WRITING CHILDREN’S PICTURE BOOKS: YOU DON’T KNOW EVERYTHING (Part 2)

I have a great idea!

 

You have decided on a fabulous idea. You are going to write a children’s story about Johnnie Rabbit, and he is going to be anthropomorphic. Although you have seen rabbits in the backyard and at the petting zoo, you really do not know much about them, except that the meat is eaten because you have seen it at the supermarket. How are you going to write a convincing story about a rabbit and not seem stupid? You must research, and do it diligently.

 

Research

Research is a major part of writing for children. You must research your subject and the market place. First, the subject. What are rabbits? What do they eat? Are they herbivores or carnivores? Where do they live? (You don’t want write in your story that Johnnie Rabbit lives in a sty!) How large do they become? What are their habits? Gathering this important information not only provides meat for your story, it gives it authenticity and makes your character real even if Johnnie Rabbit is fictional.

When I decided to write my children’s story, Nosey Charlie Comes To Town, the only thing I knew about squirrels is that they are always hiding nuts. I had no idea what they ate—it could not be just nuts! —although I have observed a determined little squirrel who regularly visits my backyard and tries every trick in the book, including lying vertically against the fence, in order to eat the seeds in the bird feeder. My research taught me that their diet consists of nuts, fruits, and seeds. This information was handily incorporated into the story and will certainly be used again and again in other episodes of The Nosey Charlie Adventures.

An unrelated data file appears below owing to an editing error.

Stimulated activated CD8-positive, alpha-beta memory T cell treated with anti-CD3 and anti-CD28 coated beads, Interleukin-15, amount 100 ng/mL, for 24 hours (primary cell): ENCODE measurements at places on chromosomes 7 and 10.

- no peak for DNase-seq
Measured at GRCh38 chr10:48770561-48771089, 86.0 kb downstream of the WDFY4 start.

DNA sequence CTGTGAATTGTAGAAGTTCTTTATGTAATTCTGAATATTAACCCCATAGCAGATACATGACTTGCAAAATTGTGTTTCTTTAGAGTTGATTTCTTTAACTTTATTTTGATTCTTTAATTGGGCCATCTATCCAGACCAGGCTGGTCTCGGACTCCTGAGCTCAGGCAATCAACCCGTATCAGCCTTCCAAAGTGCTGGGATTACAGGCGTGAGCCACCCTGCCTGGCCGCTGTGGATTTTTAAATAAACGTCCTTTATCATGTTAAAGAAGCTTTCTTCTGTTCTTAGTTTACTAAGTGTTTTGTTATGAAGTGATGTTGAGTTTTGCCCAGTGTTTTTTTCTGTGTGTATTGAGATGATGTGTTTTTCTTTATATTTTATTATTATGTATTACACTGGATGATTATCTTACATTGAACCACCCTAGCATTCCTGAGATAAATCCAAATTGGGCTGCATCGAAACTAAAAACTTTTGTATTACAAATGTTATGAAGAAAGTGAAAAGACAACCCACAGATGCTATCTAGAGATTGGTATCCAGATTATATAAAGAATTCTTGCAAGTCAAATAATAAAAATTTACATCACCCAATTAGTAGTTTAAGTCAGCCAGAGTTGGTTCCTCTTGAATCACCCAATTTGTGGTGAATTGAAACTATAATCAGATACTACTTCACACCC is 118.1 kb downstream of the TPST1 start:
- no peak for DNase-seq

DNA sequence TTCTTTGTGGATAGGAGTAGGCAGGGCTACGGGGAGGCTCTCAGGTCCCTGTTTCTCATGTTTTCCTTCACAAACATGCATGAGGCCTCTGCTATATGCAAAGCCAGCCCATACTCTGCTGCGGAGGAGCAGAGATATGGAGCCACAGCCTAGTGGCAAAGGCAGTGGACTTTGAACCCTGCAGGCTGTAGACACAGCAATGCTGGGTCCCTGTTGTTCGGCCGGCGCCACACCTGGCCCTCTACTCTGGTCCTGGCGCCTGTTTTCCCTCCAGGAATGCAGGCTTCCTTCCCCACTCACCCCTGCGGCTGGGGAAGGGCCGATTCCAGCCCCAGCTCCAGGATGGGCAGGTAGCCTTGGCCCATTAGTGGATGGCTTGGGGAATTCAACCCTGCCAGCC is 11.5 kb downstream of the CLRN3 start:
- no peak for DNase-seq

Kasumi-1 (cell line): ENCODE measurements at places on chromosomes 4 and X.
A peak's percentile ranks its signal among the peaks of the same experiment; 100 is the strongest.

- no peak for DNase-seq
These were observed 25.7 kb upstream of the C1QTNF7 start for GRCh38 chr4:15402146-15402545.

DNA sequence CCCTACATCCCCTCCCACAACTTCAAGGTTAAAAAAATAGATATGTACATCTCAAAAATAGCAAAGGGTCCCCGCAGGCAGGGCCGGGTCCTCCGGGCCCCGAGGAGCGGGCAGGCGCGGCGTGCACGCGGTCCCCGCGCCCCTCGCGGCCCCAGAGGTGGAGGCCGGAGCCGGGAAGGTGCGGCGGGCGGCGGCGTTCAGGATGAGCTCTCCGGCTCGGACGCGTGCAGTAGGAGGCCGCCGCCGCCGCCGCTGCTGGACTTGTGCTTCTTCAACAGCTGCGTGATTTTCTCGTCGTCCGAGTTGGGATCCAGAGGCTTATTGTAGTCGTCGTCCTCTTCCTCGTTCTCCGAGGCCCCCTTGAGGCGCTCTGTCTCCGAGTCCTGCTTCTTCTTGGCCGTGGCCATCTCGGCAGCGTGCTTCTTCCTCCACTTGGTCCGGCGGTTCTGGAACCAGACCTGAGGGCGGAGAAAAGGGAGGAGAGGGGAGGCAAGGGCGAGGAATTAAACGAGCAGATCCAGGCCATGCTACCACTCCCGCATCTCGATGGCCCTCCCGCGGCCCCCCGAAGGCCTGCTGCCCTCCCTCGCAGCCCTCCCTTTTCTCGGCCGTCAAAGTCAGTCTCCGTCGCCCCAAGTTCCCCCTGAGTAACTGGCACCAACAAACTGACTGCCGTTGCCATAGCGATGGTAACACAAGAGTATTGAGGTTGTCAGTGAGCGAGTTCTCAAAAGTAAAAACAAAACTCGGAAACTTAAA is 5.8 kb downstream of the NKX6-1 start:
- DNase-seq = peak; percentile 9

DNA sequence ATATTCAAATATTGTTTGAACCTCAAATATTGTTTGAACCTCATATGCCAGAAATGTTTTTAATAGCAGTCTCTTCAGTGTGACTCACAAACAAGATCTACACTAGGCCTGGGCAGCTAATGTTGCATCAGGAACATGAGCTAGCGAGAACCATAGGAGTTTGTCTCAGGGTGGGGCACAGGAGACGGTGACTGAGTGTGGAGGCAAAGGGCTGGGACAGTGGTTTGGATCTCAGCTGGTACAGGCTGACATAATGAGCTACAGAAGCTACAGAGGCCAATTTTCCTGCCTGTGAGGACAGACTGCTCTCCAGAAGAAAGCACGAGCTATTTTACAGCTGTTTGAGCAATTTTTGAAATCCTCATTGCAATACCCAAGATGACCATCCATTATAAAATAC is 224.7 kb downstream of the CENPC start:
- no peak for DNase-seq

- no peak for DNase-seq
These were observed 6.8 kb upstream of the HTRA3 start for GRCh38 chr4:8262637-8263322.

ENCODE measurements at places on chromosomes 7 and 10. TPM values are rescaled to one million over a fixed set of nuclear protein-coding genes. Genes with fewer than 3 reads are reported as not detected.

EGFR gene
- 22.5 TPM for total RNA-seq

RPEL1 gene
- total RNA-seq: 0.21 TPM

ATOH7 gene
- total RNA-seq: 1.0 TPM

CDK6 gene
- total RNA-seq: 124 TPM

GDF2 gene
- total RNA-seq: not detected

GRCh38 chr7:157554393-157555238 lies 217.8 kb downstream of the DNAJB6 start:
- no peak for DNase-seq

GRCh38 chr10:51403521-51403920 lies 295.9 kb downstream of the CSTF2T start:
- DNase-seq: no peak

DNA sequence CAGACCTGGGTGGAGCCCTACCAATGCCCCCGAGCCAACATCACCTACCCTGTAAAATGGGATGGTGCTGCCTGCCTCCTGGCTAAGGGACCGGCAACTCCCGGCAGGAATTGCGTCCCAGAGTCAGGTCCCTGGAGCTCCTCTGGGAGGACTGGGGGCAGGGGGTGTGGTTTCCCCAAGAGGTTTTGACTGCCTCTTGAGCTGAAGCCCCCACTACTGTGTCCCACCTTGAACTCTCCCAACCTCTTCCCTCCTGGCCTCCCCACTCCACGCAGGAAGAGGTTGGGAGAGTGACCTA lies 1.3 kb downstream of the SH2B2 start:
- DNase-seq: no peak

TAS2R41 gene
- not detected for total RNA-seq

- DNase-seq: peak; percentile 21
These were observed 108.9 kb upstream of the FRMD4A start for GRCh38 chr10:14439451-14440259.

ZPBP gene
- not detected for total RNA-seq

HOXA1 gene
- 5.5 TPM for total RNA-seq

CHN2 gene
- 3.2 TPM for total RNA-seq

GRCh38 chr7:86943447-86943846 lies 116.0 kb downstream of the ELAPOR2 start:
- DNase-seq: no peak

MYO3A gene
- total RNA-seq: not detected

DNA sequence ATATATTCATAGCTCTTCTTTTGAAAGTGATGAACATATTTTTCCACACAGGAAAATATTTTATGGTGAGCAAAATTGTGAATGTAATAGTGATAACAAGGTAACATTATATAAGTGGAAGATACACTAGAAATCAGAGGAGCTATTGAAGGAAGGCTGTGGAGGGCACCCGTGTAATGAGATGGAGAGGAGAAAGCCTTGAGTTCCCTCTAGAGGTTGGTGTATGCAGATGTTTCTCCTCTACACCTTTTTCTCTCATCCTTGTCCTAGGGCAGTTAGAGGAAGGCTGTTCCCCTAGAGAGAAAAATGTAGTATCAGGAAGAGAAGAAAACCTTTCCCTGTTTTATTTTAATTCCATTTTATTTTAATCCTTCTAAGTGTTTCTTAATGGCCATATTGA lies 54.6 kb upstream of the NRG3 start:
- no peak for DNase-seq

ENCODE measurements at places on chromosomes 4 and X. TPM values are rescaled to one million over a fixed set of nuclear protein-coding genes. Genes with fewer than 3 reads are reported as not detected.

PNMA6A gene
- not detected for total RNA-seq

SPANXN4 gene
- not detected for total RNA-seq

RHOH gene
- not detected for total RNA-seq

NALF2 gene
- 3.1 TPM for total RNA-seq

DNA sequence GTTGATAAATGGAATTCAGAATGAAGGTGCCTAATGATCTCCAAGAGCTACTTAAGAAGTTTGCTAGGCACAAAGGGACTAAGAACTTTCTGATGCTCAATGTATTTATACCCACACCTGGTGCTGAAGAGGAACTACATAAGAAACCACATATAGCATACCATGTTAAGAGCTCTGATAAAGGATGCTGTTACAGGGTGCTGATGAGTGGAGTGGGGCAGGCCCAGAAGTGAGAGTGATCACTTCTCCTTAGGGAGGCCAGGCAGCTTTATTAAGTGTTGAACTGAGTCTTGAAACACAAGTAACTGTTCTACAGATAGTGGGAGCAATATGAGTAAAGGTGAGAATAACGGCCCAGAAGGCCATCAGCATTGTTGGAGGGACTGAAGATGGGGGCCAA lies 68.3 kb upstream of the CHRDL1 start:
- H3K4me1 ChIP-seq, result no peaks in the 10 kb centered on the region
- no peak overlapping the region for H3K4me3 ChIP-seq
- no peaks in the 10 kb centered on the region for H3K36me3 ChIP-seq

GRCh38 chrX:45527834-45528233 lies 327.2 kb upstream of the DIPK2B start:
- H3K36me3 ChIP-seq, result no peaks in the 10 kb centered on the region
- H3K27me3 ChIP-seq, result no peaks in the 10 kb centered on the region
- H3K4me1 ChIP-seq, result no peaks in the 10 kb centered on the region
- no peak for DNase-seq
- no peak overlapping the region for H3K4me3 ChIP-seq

Second, you must research the children’s book market. Are there books about rabbits and similar animals? How many are there? Tapping into Amazon.com and Google will give you a good idea. You should also check how recent the last book on the subject was published. Are rabbits a popular subject in the children’s book genre? Read pop culture magazines and watch recent cartoons to get a sense of trends and speech patterns. Once you are satisfied with the answers to these questions, and it appears that there is a market for your rabbit story, get set to take step # 3.

Next article: Buy, Borrow, but  don’t steal!

www.yvonneblackwood.com

Nosey Charlie Comes To Town

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